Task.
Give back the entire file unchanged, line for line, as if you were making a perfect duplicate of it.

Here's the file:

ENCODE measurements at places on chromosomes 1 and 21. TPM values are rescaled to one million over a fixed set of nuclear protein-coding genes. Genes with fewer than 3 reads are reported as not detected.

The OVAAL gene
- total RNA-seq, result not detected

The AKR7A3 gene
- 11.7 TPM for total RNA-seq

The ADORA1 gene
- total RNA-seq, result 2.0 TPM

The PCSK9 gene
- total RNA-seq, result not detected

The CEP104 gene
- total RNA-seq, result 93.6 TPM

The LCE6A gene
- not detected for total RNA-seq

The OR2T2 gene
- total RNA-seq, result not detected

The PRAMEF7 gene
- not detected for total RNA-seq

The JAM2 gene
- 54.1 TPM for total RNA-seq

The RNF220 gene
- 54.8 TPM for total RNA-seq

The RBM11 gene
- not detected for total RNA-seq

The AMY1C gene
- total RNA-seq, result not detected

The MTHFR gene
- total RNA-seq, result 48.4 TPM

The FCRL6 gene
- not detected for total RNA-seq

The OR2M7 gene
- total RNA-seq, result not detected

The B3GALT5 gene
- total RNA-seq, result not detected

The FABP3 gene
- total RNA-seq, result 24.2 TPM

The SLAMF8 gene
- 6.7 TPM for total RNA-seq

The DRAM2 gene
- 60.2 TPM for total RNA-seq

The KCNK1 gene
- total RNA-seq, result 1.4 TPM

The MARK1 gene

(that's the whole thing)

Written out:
ENCODE measurements at places on chromosomes 1 and 21. TPM values are rescaled to one million over a fixed set of nuclear protein-coding genes. Genes with fewer than 3 reads are reported as not detected.

The OVAAL gene
- total RNA-seq, result not detected

The AKR7A3 gene
- 11.7 TPM for total RNA-seq

The ADORA1 gene
- total RNA-seq, result 2.0 TPM

The PCSK9 gene
- total RNA-seq, result not detected

The CEP104 gene
- total RNA-seq, result 93.6 TPM

The LCE6A gene
- not detected for total RNA-seq

The OR2T2 gene
- total RNA-seq, result not detected

The PRAMEF7 gene
- not detected for total RNA-seq

The JAM2 gene
- 54.1 TPM for total RNA-seq

The RNF220 gene
- 54.8 TPM for total RNA-seq

The RBM11 gene
- not detected for total RNA-seq

The AMY1C gene
- total RNA-seq, result not detected

The MTHFR gene
- total RNA-seq, result 48.4 TPM

The FCRL6 gene
- not detected for total RNA-seq

The OR2M7 gene
- total RNA-seq, result not detected

The B3GALT5 gene
- total RNA-seq, result not detected

The FABP3 gene
- total RNA-seq, result 24.2 TPM

The SLAMF8 gene
- 6.7 TPM for total RNA-seq

The DRAM2 gene
- 60.2 TPM for total RNA-seq

The KCNK1 gene
- total RNA-seq, result 1.4 TPM

The MARK1 gene